Editor’s note: it’s become our Christmas Eve tradition to share this article – written in 2010 – with our chambanamoms.com family. Merry Christmas to all who celebrate from all of us at chambanamoms.com.
by Laura Weisskopf Bleill
The Christmas season is a funny thing when you don’t celebrate it. On the one hand, it can be irritating. People constantly wishing me to enjoy a religious holiday that is of a contrary faith, no matter where I turn … at the grocery store, at the flu clinic, at the coffee shop …
On the other hand, the hoopla is fun. I love the lights. People are in better moods. There is good food to eat and people have lots of parties. But what I love most is the true spirit of giving that is pervasive … a generosity of time, resources, and good cheer. There are stories like this one, where a family goes to a big box store and randomly pays for groceries. I cried through the whole thing. It is heartwarming, indeed.
In my old age I don’t mind when strangers say “Merry Christmas” to me anymore. Depending on the situation, sometimes I’ll nod and say, “Same to you.” If I have any sort of relationship with a person where I know I will see them again, I will tell her or him that I am Jewish. Much of the time I just smile and walk away.
When the children are with me, it’s a fine line. It is still confusing to my 4-year-old that people would wish us a Merry Christmas — or ask her what she wants Santa to bring her — when we don’t celebrate the holiday. It’s kind of like asking a woman if she is pregnant: if you don’t know for sure, don’t ask.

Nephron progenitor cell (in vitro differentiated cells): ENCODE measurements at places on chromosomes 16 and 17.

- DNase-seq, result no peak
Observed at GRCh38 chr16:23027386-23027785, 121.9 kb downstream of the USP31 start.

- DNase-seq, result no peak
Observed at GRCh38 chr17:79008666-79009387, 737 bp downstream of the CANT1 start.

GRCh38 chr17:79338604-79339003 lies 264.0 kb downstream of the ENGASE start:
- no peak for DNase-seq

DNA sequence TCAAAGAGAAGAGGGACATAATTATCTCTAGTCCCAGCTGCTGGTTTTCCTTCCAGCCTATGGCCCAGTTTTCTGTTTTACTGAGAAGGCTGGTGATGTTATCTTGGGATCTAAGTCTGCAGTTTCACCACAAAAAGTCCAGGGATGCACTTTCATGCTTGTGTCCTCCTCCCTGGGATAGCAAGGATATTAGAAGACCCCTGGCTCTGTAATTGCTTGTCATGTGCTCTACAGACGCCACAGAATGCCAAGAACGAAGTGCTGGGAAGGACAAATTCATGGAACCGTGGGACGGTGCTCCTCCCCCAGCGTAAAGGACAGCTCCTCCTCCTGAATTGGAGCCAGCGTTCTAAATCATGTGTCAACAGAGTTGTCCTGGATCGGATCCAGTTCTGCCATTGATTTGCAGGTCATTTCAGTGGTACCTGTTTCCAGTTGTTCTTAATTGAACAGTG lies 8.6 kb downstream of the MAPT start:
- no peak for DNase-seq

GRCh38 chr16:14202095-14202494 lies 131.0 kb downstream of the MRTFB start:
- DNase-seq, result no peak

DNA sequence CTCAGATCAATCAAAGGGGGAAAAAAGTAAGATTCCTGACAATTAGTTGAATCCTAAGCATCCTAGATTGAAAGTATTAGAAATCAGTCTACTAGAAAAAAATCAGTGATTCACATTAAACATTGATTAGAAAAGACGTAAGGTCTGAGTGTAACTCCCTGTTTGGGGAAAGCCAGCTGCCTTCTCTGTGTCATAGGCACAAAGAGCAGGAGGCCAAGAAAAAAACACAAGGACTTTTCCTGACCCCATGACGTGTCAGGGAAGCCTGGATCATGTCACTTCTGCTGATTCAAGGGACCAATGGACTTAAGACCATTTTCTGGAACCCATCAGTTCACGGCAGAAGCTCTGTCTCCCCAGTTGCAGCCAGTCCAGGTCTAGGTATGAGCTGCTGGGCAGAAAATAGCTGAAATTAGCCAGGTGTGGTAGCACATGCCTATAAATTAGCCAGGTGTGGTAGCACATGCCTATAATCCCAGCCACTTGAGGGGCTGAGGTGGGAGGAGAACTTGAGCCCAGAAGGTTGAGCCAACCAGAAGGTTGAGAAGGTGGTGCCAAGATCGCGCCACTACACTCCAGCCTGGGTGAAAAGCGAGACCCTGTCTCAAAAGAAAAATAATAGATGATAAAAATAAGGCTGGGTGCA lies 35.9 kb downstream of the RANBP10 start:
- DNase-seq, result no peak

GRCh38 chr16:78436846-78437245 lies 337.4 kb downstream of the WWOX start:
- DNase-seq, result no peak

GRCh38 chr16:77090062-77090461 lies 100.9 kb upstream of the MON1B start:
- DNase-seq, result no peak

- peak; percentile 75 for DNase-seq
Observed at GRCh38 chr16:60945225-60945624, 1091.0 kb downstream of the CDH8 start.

I’ve written about my child’s questions about Santa before. This year she’s a year older and she sees it a bit differently. One day she asked me: Mommy, why does Santa wear the same thing every day?
The next day it was: Is Santa real? So, I answered: Santa is real to the children and adults who believe in him. But we don’t celebrate Christmas, so we don’t believe in him.
I do believe that Santa has the power to do good, and I have proof. If you’re wondering what that picture above is all about, let me tell you. It’s the only time I’m aware of that I’ve had my picture taken with Santa.
My second daughter was born on Dec. 22, and we left the hospital on Dec. 24 – Christmas Eve. Santa and some of his elves – firefighters from a nearby community, I can’t remember which one now — were on the maternity floor at Carle Foundation Hospital passing out gifts to newborn babies, and any siblings that happened to be around.
It was a happy yet stressful time for all of us, getting ready to bring a new baby home, in the very cold night of winter.
But Santa provided some comic relief. And, very generously, my eldest daughter’s very first Barbie doll. Every Christmas Eve since, I have thought of that special Santa, and how he helped us that night.
Merry Christmas to all who celebrate.
Laura Weisskopf Bleill, a co-founder of chambanamoms.com, wishes Santa a safe trip down many Chambana chimneys this Christmas. You can reach her at firstname.lastname@example.org.